Police let rape evidence gather dust

An estimated 3,000 cases sit in storage as state pushes to use new DNA-testing tools

By T.C. Brown
Plain Dealer Bureau

Many rape victims cling to a hope that the science of DNA will someday identify their attackers. But it only works if evidence is analyzed, and that step has been neglected in thousands of rape cases in Ohio and hundreds of thousands of cases across the nation.
State officials estimate that more than 3,000 kits containing rape evidence have been gathering dust in Ohio police department evidence rooms, in some cases for decades.

Victims are often unaware that police have set aside, or worse, tossed out, evidence of an attack that nurses collected from the victims' bodies.

But the evidence - bodily fluids and hairs, for instance - often remained unexamined unless police had a suspect, law-enforcement authorities say. Only then could investigators take samples of similar evidence from the suspect and test it for comparison to evidence taken from the victim.

Forensic science, however, has advanced rapidly in the last couple of years, outpacing the dated investigative techniques of overburdened police forces.

Now, police no longer need to wait to find a suspect. The technical advances give investigators the ability to extract, analyze and compare a person's genetic makeup, or DNA, analyze it immediately and use computers to compare it to cataloged DNA samples from thousands of potential suspects.

Yet police have been slow in changing investigative policies, and still leave rape kits unanalyzed if they don't have a suspect. In Cleveland, 650 kits are stored untested, and Akron and Toledo have 350 and 800, respectively, according to the Ohio Bureau of Criminal Identification and Investigation.

The situation is common across the country, with estimates of more than 180,000 rape kits languishing in police property rooms, said Kellie Greene, an Orlando, Fla., rape victim whose own DNA evidence was not analyzed for three years.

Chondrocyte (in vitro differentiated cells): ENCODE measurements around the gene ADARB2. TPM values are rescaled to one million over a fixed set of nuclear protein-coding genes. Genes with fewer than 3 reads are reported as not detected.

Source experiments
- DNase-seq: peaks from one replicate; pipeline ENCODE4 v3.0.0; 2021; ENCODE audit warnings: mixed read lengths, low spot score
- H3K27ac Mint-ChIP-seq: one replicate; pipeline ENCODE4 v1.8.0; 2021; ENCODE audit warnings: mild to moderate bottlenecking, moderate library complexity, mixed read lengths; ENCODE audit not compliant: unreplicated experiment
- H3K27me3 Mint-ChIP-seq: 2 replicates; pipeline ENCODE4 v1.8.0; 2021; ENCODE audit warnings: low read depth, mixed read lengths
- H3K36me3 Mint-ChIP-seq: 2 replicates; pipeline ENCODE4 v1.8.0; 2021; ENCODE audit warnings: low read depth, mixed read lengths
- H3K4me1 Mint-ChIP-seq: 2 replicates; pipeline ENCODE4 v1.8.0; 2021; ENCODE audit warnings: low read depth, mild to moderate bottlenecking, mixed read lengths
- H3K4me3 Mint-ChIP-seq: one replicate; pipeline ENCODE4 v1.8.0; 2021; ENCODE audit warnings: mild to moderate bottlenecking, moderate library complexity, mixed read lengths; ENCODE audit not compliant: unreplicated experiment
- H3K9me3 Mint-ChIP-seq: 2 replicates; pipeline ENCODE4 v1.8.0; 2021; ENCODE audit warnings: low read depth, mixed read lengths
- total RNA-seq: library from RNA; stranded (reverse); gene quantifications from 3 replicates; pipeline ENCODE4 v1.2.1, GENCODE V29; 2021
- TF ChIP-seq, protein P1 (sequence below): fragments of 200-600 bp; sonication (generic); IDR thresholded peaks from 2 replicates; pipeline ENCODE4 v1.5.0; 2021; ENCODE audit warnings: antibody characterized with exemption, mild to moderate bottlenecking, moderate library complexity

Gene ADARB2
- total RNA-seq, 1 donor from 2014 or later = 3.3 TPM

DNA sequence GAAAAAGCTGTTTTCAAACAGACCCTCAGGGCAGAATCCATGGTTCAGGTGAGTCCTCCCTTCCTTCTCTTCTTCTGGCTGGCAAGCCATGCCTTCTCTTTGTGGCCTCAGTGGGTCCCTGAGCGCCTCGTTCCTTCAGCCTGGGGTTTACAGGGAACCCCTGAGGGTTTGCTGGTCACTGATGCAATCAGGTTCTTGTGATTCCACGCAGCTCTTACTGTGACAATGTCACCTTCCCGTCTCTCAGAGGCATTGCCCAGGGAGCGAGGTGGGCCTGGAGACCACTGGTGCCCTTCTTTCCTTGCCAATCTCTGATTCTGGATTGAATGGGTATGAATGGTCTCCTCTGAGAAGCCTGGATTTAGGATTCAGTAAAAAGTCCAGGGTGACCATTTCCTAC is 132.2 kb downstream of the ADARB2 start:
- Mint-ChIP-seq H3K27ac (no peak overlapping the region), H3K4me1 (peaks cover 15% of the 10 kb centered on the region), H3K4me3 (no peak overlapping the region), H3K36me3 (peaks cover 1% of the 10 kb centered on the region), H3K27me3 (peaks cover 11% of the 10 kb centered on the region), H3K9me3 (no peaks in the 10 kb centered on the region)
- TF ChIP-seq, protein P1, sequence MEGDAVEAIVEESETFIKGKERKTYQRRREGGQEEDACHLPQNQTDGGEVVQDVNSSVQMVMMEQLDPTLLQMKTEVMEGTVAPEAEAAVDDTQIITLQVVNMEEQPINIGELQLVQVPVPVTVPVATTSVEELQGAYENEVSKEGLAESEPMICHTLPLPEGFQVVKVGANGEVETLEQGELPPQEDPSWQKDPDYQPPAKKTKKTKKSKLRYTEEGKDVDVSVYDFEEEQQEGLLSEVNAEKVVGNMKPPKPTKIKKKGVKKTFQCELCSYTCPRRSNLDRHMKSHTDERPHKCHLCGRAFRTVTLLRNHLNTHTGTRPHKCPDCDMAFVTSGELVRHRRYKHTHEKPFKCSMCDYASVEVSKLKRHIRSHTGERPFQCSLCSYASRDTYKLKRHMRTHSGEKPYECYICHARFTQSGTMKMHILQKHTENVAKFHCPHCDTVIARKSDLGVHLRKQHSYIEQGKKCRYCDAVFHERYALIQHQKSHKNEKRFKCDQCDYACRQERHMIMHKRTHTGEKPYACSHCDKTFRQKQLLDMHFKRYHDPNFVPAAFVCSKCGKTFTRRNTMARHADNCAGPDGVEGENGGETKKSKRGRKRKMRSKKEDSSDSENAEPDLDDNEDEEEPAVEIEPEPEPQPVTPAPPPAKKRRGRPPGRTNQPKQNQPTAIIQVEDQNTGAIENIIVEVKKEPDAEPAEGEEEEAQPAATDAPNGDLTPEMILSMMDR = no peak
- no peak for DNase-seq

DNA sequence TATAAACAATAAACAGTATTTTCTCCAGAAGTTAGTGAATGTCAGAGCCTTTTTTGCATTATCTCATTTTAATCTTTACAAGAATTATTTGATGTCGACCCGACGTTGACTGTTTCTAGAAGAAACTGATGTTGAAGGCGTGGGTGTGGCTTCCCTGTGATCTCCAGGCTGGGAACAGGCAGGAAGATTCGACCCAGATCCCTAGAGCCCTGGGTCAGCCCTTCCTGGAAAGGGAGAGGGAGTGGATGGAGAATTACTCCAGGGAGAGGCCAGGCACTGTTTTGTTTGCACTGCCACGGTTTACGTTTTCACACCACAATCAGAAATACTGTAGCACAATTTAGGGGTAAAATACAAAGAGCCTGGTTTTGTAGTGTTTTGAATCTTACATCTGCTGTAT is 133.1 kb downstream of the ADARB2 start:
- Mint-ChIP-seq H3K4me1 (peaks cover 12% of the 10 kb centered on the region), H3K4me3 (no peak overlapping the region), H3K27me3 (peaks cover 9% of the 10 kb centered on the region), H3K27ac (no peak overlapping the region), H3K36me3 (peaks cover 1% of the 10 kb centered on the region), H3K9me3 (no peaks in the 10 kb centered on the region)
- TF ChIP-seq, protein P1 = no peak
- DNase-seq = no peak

"Usually if there is a rape with no suspect and the victim does  not stay active, they become cold cases and are pretty much forgotten about," said Greene, who gives awareness seminars through her group, Speaking Out About Rape. "I think most of the general public is under the impression that everything gets processed."

About 4,500 rapes are reported in Ohio each year, according to BCI. Nationally, a woman is raped or sexually assaulted every two minutes and one in six women is attacked in her lifetime, according to the Rape, Abuse & Incest National Network and the U.S. Department of Justice.

"Any backlog means that rapists may be walking free," said Jamie Zuieback, of the rape and abuse national network.

An Ohio rape victim recently shared the agony of worrying about the languishing evidence and a rapist walking the street. The Bowling Green woman told her story to the Ohio Sexual Assault Task Force.

"It is like a deadly poison. The longer you wait, the  harder it is to treat, and eventually it can lead to a spiraling downfall of all that you have known as life," the victim said. "How can we protect other women from having this happen to them when these guys who have committed these crimes do not have this hanging over their heads?"

Financial incentive

For the past 15 months, since BCI initiated its electronic DNA database, police and crime labs have been urged to submit their rape kits for comparison to the 34,000 DNA profiles gathered in Ohio from convicted felons and crime scenes. BCI and the federal government pay for the testing.

The FBI has amassed another 900,000 DNA profiles from 49 states and 14 foreign countries.

Ohio Attorney General Betty Montgomery tomorrow is expected to announce a financial-incentive plan, paid for in part by a $2.2 million federal grant, to kick-start the flow of stored rape kits to BCI.

A pilot program will be started with the Cleveland Police Department, then opened to all departments in the state. About $200,000 of the grant money will be used to give $100 to Ohio police departments for every rape kit they submit, said Bret Crow, a Montgomery spokesman.

Before BCI compiled its database of DNA profiles known as CODIS - Combined DNA Index System - police had no way to conduct a comparison test in rape cases with unknown suspects, said BCI Superintendent Ted Almay. Now they do, but police have been slow to react.

Some departments, forced by heavy caseloads to prioritize cases, still have policies dictating that kits be analyzed only when a suspect is known, he said. Others simply don't recognize the new databases' value - and the chance that a bit of extra work could yield an arrest.

"We're trying to change the mind-set and the culture of law enforcement," Almay said.